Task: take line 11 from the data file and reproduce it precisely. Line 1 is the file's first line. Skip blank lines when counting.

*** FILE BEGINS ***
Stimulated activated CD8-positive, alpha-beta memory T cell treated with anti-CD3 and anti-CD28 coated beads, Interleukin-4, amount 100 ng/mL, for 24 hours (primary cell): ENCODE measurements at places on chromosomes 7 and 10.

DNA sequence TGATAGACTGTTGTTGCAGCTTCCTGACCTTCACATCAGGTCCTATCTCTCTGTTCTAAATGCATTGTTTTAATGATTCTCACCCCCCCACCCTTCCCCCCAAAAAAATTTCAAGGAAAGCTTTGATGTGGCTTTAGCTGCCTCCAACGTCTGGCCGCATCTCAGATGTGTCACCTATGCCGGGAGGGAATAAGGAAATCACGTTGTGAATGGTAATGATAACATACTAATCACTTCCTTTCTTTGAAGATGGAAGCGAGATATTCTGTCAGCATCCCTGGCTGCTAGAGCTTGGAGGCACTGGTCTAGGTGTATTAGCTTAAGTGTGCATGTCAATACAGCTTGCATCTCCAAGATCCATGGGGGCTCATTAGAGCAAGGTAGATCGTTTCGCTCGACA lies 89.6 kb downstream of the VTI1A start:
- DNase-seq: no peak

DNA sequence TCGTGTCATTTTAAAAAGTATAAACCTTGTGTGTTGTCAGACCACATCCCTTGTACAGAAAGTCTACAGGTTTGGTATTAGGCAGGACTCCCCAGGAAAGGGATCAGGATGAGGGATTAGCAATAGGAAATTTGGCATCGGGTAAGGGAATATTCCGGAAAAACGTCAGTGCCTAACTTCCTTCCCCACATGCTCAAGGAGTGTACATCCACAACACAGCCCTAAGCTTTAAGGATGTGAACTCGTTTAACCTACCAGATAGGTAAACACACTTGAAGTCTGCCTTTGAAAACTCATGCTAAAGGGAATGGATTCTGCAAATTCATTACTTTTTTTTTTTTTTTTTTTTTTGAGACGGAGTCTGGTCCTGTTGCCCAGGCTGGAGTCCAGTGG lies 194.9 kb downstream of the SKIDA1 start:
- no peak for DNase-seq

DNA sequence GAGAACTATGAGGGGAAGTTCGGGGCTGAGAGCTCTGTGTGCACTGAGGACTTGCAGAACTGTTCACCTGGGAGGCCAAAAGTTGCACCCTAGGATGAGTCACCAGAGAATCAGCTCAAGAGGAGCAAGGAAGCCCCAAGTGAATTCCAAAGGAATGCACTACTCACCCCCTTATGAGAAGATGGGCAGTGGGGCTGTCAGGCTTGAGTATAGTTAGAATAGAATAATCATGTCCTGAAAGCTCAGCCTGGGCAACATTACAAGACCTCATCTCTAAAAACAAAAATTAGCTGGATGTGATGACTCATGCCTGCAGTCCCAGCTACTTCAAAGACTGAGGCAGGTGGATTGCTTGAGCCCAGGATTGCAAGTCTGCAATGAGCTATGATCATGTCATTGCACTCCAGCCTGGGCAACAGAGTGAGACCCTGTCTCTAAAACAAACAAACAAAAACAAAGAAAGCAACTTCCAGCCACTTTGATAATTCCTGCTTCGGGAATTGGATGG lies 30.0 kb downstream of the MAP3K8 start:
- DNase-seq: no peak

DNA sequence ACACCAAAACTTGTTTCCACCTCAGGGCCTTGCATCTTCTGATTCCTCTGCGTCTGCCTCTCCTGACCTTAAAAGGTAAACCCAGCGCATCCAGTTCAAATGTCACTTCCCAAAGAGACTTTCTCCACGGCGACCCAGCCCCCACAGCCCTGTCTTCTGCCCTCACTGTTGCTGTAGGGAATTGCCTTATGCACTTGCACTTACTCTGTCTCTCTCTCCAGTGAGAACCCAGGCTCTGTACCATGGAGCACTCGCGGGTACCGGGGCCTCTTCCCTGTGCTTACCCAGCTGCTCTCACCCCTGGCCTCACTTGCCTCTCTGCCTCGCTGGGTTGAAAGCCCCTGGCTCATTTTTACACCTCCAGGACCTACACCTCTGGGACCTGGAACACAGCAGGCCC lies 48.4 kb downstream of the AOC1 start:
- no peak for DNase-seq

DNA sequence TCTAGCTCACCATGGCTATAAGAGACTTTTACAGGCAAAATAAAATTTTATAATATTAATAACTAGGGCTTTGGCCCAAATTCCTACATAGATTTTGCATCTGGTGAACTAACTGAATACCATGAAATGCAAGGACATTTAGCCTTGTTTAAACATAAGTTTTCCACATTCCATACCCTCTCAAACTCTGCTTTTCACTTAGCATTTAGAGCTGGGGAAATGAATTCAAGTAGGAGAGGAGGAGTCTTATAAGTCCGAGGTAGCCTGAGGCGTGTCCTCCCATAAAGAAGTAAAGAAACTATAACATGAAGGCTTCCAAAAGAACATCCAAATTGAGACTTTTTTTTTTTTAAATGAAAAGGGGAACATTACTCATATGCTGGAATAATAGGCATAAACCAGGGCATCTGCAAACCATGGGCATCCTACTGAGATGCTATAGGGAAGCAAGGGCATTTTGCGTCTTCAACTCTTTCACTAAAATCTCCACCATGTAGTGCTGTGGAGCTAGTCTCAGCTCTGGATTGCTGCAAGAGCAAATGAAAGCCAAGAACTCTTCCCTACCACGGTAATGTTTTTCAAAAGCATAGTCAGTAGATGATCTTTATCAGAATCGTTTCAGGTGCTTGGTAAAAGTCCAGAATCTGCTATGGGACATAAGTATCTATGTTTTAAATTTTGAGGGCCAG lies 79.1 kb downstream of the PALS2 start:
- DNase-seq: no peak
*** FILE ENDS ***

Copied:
- DNase-seq: no peak